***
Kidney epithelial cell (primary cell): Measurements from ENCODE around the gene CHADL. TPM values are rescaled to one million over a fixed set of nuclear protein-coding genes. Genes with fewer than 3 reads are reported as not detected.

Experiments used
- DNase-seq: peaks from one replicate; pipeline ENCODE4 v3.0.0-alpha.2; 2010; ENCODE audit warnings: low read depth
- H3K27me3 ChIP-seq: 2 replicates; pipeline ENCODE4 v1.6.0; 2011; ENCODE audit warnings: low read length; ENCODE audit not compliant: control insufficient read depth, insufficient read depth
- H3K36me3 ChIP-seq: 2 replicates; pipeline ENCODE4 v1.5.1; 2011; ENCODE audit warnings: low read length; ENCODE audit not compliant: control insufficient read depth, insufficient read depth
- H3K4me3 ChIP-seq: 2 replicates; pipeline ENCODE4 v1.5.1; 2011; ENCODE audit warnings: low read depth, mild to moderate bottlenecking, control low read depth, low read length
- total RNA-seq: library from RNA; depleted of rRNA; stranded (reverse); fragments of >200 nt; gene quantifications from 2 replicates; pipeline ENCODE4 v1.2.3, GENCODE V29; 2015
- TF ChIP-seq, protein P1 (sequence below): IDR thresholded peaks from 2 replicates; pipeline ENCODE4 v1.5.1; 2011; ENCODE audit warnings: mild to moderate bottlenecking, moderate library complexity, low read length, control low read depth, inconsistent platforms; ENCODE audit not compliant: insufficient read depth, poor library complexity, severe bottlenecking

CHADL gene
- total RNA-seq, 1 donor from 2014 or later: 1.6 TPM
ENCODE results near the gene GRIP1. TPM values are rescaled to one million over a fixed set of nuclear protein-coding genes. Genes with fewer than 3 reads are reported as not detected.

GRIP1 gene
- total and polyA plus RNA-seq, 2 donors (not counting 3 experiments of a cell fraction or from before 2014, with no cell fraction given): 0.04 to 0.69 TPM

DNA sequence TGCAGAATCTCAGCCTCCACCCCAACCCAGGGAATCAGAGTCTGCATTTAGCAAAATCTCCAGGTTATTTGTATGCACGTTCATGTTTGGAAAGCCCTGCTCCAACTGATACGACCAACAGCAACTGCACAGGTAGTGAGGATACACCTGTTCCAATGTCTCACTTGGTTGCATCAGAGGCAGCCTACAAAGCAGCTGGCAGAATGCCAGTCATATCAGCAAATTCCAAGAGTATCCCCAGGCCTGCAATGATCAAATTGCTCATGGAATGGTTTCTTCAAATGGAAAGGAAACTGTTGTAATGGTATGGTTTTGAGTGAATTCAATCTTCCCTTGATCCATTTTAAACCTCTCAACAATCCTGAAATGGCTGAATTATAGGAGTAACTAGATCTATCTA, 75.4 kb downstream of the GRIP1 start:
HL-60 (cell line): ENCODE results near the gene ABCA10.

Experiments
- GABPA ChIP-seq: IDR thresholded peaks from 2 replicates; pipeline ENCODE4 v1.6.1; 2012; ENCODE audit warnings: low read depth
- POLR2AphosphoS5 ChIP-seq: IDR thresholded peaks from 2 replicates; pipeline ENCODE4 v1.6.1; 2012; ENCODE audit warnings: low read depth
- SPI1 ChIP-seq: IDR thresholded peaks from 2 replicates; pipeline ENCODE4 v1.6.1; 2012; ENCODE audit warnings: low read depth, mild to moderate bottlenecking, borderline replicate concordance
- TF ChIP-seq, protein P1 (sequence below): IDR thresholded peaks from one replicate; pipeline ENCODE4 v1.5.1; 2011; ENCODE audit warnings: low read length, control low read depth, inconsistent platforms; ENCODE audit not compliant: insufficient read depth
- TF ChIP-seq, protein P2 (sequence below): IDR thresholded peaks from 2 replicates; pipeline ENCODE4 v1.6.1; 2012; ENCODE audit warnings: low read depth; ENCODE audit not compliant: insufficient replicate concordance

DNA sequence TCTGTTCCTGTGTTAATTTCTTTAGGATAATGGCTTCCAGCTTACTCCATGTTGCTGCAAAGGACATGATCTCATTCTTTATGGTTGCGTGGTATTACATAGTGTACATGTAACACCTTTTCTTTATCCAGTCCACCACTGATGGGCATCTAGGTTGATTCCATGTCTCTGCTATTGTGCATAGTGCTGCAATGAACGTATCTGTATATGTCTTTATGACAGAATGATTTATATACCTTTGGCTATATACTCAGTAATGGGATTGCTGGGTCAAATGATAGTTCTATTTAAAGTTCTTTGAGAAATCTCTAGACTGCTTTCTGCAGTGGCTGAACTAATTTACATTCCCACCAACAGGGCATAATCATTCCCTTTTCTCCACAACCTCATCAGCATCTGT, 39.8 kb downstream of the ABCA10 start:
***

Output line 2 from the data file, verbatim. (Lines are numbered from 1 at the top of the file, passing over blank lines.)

Experiments used